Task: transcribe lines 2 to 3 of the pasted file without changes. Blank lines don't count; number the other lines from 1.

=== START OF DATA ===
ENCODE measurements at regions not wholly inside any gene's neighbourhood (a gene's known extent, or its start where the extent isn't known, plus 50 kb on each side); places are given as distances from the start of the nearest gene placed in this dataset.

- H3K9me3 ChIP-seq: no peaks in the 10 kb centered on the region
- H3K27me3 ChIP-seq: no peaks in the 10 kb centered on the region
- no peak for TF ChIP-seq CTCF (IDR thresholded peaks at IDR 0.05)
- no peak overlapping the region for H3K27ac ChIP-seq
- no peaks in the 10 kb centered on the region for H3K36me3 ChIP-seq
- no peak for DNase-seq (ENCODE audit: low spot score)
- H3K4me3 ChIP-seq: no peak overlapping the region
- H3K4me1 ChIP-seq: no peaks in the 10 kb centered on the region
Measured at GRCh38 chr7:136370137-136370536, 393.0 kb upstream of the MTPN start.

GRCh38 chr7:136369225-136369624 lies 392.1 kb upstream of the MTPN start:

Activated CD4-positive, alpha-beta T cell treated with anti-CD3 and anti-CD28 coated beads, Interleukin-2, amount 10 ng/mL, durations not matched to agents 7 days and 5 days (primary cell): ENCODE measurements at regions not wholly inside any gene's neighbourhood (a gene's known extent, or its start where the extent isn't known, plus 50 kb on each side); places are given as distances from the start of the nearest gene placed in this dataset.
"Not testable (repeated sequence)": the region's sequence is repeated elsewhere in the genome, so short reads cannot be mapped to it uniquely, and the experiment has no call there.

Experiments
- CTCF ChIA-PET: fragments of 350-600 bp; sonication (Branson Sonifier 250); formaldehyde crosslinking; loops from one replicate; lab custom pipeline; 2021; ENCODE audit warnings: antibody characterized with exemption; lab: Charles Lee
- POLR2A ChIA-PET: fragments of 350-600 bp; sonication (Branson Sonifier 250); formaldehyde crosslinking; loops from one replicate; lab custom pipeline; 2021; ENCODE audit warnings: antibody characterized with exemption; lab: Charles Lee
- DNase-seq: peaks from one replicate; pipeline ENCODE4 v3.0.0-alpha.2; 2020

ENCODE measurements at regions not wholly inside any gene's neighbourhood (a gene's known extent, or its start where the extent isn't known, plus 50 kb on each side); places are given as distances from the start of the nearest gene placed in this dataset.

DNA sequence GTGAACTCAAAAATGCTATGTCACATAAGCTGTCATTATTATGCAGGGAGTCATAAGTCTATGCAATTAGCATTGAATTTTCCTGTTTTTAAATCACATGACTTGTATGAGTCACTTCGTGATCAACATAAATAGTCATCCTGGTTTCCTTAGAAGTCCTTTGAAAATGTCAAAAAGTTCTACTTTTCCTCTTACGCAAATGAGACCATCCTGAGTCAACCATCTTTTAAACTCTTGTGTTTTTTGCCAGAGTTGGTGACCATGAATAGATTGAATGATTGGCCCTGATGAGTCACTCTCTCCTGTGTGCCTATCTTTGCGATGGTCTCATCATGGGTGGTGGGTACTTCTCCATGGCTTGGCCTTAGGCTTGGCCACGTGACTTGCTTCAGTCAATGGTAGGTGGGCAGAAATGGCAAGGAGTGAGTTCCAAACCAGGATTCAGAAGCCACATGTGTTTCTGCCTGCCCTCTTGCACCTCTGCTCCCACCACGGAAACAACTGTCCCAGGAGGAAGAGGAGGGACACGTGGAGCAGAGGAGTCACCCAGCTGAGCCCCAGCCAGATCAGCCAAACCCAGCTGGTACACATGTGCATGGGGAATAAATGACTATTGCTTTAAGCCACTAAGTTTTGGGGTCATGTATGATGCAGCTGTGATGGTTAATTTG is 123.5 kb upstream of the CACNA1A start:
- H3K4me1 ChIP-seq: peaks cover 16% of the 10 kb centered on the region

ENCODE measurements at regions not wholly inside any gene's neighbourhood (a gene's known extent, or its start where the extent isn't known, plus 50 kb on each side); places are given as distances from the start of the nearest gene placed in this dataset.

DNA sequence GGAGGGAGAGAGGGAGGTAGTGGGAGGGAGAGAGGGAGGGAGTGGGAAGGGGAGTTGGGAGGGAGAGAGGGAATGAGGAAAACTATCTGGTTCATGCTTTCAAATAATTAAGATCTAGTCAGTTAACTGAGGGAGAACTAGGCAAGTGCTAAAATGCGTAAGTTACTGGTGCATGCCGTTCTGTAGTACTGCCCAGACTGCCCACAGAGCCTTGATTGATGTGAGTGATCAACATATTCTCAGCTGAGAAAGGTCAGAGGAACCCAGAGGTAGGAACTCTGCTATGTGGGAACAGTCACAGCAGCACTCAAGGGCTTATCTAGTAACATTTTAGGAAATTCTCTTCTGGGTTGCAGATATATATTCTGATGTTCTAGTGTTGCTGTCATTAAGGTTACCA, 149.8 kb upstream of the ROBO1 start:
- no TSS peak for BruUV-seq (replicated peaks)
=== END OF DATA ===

- H3K9me3 ChIP-seq: no peaks in the 10 kb centered on the region
- H3K27me3 ChIP-seq: no peaks in the 10 kb centered on the region